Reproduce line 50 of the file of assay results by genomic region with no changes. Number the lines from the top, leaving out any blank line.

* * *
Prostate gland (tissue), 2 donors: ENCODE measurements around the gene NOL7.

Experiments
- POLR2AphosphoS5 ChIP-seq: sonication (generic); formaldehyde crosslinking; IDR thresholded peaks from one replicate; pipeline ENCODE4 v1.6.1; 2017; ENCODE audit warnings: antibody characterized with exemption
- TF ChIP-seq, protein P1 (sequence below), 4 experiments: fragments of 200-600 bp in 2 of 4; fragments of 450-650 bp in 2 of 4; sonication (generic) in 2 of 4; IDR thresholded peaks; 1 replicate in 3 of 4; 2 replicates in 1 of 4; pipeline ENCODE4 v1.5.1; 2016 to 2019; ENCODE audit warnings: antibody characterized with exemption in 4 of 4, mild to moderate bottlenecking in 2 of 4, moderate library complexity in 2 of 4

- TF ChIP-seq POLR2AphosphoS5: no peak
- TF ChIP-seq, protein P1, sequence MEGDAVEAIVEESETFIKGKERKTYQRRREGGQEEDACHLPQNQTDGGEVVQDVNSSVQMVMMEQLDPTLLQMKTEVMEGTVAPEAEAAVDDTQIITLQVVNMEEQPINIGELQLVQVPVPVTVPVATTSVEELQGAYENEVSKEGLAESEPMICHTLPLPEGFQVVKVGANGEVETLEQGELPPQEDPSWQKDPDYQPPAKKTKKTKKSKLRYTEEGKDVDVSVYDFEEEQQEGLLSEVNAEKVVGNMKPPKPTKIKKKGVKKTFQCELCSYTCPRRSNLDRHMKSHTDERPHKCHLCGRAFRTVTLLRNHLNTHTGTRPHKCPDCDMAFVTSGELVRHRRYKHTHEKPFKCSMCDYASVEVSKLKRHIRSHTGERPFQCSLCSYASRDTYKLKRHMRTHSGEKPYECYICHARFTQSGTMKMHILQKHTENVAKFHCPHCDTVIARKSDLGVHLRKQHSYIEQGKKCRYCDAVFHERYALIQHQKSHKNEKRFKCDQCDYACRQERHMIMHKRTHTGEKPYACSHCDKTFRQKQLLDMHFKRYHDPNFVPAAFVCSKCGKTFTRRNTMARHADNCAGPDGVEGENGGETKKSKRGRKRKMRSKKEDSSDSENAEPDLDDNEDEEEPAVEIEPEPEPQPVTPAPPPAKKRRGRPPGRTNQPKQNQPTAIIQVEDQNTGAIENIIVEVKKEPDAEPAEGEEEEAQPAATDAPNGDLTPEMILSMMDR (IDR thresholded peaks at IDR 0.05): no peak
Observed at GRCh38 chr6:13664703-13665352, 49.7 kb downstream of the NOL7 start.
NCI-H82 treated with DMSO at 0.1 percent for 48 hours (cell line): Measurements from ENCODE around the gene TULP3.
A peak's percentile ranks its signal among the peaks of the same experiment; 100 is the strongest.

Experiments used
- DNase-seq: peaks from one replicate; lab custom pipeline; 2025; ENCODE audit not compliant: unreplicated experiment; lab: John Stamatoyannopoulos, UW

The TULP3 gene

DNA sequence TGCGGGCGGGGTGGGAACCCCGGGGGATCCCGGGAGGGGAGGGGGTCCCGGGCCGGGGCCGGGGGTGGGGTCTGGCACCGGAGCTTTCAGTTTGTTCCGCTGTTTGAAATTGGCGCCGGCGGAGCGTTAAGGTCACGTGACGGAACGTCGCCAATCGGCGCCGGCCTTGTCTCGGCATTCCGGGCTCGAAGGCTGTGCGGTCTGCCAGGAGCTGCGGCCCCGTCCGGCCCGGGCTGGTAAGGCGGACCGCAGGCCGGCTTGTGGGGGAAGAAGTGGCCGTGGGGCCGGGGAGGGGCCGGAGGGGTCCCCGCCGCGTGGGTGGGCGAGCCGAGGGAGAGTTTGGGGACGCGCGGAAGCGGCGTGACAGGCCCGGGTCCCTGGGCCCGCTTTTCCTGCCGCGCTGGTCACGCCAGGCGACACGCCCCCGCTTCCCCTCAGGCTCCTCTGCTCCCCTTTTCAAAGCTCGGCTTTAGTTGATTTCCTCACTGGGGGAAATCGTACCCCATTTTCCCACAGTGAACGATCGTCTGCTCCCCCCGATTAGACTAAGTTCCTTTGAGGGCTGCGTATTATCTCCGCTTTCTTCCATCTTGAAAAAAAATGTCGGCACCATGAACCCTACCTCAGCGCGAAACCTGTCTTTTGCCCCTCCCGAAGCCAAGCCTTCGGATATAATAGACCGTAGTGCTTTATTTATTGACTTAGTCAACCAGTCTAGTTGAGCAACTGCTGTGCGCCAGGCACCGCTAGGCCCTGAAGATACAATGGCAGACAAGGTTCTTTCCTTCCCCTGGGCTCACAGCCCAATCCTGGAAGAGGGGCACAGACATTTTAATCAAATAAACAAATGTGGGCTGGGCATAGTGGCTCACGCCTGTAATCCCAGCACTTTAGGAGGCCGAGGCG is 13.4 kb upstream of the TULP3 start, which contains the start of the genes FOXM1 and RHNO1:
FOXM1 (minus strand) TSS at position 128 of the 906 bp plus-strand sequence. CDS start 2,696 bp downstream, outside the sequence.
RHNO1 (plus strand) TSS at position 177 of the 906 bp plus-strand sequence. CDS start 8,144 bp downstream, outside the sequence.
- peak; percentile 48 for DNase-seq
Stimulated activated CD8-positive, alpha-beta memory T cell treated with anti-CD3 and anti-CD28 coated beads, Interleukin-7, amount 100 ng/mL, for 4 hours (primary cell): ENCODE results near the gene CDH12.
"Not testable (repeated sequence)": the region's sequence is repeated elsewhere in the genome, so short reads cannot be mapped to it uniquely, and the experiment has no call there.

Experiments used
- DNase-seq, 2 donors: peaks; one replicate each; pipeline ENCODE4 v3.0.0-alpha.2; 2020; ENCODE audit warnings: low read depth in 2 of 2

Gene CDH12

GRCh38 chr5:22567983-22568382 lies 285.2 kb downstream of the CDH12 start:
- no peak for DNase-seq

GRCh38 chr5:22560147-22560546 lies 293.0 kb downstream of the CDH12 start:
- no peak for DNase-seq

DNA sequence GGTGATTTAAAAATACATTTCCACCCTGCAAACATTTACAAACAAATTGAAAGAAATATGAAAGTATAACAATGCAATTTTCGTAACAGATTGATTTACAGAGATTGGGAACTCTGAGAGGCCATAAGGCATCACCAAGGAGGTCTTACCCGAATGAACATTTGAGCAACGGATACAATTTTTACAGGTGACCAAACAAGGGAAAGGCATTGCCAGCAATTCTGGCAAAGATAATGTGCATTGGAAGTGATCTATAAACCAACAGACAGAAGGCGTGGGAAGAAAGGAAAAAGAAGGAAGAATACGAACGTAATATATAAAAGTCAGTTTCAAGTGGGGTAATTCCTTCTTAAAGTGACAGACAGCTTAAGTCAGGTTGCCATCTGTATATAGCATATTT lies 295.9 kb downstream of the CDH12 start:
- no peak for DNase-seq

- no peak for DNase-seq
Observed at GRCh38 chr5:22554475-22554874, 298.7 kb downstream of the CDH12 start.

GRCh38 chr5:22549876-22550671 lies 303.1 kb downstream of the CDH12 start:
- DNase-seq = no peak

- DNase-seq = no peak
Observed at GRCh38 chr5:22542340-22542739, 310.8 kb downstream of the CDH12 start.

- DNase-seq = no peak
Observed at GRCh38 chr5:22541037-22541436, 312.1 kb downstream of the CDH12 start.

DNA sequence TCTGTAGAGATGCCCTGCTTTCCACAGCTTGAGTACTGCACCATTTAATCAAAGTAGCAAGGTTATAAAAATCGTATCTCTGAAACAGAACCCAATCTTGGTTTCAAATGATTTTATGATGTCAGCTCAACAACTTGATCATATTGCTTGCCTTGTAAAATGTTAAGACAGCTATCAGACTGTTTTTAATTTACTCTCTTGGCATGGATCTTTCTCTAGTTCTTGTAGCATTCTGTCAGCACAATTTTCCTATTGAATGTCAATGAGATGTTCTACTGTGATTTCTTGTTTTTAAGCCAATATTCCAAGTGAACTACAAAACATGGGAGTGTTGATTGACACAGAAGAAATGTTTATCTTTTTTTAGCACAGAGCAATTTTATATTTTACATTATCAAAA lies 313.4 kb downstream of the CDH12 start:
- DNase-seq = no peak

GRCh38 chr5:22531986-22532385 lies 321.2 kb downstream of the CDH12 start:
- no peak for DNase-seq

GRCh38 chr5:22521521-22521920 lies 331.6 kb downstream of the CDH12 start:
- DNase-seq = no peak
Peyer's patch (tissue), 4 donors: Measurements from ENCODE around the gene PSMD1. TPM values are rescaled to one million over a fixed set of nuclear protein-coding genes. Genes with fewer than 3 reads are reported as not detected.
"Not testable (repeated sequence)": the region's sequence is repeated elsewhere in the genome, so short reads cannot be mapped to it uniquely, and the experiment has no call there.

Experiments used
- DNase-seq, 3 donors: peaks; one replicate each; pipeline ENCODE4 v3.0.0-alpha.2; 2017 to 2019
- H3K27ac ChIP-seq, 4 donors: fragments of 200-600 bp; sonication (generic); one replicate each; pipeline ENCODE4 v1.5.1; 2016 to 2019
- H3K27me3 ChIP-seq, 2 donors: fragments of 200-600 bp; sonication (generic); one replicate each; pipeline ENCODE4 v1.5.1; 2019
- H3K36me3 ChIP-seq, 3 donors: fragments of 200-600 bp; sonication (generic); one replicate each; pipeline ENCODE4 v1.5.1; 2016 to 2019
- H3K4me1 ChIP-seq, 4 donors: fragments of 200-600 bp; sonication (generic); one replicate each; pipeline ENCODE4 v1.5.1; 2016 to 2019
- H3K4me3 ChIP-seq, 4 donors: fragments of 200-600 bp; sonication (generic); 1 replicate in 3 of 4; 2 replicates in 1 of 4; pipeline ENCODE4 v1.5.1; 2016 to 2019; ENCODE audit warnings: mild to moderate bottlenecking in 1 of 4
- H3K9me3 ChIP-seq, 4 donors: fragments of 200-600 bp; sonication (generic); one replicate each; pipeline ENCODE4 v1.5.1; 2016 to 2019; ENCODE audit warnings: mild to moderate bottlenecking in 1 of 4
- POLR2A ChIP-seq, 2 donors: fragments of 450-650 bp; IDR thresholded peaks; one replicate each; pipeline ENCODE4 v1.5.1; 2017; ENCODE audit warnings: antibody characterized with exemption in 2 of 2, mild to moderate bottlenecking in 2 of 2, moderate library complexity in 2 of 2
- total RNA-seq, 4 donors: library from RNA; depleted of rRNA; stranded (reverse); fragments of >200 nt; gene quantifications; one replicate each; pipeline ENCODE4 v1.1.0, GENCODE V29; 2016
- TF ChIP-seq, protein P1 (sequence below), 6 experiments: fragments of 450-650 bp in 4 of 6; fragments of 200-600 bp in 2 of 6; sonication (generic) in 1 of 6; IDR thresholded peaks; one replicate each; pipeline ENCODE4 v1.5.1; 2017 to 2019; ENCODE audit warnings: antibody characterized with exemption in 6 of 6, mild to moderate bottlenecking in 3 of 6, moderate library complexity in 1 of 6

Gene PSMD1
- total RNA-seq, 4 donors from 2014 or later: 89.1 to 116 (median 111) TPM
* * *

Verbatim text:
- H3K4me3 ChIP-seq, 4 donors: fragments of 200-600 bp; sonication (generic); 1 replicate in 3 of 4; 2 replicates in 1 of 4; pipeline ENCODE4 v1.5.1; 2016 to 2019; ENCODE audit warnings: mild to moderate bottlenecking in 1 of 4